Massachusetts and Rhode Island are among those states that have enacted a Wage Act, under which employees who receive less than their full compensation due can sue for treble damages. In fact, in Massachusetts, a Wage Act violation leads to mandatory treble damages. Add in that a violation also leads to an award of reasonable attorneys’ fees, and the power of the Wage Act becomes clear.
A question that frequently arises is whether a state’s Wage Act applies to bonuses. For many employees, bonus amounts can constitute a significant portion of their compensation. Employed physicians, for example, often have a multi-tiered compensation model, consisting of a base salary, plus metrics for productivity, quality, shared savings, and so on. Sales people frequently receive a large portion of their compensation through commissions. Some companies have a tradition of giving employees a share of each year’s net profits in the form of a holiday bonus. When circumstances lead to these “extra” amounts not being paid, whether they are covered by the Wage Act becomes a critical question.
Labelling a compensation metric as a “bonus” does not shield it from the Wage Act in any state. Instead, the test for whether the Wage Act applies is essentially whether the “bonus” amount is discretionary, and whether it can be calculated using a pre-determined formula. So, the fact that a company has voluntarily given its employees, say, five percent of its net profits each year as a holiday bonus does not mean that a failure to do so in a subsequent year is a Wage Act violation. On the other hand, a failure to contribute to a collectively-bargained, formula-driven Employee Stock Ownership Plan likely would be a violation.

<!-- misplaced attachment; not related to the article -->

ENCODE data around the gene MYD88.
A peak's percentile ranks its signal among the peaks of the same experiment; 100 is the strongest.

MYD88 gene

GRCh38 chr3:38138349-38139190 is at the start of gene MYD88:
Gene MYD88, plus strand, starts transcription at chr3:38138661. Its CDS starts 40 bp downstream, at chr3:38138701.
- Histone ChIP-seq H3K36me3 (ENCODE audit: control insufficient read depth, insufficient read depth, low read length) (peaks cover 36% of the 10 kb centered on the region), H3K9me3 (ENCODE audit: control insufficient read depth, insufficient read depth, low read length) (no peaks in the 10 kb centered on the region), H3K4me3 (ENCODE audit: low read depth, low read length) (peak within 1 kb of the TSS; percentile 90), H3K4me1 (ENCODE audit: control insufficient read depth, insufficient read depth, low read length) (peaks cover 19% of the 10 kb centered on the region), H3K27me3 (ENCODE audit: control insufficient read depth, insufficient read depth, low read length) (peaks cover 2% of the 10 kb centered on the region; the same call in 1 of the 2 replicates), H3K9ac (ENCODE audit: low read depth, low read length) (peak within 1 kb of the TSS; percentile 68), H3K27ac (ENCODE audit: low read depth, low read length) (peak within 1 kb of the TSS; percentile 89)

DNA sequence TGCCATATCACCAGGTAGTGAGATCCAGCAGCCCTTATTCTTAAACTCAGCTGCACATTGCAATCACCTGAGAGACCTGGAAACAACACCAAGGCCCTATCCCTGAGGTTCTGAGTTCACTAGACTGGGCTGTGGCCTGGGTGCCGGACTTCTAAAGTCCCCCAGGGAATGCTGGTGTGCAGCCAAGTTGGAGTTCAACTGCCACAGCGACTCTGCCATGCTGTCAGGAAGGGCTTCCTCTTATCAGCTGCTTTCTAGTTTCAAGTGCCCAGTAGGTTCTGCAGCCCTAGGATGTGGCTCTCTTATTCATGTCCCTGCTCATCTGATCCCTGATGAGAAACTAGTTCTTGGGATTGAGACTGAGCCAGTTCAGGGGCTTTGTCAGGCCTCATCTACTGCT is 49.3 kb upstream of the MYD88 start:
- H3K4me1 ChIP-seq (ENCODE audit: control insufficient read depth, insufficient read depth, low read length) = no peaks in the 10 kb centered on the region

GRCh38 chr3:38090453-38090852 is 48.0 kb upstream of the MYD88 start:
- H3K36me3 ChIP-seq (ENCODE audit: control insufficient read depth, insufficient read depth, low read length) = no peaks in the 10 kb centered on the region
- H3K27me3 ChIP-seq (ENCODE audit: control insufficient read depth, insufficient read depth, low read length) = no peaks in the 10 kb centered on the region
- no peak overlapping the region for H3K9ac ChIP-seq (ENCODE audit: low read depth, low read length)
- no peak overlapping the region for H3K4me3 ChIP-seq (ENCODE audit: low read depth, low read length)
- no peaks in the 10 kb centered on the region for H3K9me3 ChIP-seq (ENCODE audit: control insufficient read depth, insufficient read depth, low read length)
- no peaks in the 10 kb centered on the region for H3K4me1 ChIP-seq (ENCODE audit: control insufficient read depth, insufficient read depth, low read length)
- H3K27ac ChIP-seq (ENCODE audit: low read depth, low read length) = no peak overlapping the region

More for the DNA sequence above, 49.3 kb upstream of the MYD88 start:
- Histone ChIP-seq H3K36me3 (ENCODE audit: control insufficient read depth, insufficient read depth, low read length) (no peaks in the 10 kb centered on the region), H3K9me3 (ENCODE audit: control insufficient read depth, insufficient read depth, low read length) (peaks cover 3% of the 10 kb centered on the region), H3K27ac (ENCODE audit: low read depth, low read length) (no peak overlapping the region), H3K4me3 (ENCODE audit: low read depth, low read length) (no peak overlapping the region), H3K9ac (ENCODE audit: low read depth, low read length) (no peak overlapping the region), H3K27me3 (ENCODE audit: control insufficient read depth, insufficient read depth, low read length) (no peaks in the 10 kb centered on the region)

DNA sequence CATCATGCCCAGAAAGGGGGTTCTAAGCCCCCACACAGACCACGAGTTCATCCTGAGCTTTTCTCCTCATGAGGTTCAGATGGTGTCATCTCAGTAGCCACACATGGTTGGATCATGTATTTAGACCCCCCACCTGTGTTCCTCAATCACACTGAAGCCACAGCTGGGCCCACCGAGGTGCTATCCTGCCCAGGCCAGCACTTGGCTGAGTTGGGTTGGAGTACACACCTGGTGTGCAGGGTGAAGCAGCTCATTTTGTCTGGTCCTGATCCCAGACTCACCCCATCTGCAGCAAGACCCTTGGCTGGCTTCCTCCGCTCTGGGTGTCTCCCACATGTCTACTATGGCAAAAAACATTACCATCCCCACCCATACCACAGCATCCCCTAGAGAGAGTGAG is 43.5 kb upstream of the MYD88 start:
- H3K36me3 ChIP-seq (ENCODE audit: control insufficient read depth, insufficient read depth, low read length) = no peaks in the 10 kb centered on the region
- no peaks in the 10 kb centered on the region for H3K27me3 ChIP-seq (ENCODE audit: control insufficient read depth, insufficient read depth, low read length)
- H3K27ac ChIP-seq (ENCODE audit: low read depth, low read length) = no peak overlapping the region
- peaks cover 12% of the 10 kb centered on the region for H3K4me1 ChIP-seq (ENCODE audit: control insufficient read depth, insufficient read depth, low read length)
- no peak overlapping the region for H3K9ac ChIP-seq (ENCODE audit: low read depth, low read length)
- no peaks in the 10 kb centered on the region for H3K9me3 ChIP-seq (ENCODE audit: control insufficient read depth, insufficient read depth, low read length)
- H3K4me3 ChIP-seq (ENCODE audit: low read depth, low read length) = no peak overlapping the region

In Rhode Island, the Wage Act specifically carves out bonuses “in additional to the payment of wages.” Wages “means all amounts at which the labor or service rendered is recompensed, whether the amount is fixed or ascertained on a time, task, piece, commission basis, or other method of calculating the amount.” What this means, in essence, is that a bonus that constitutes compensation for services rendered will be covered by the Wage Act. So, for example, failure by a physician group or a hospital to pay the formula-driven productivity metric in a physician’s employment agreement would be a violation; whereas, failure to pay a relocation bonus likely would not.
Whether a bonus such as a promise to pay stock options constitutes compensation for services rendered may return a different answer in different states. Under any state’s Wage Act, the guidance found in case law is swamped by the endless number of scenarios employers and employees can face. For help navigating this critical law and the treble damages and attorneys’ fees it carries, please contact PLDO Partner Joel K. Goloskie at 401-824-5100 or email firstname.lastname@example.org.
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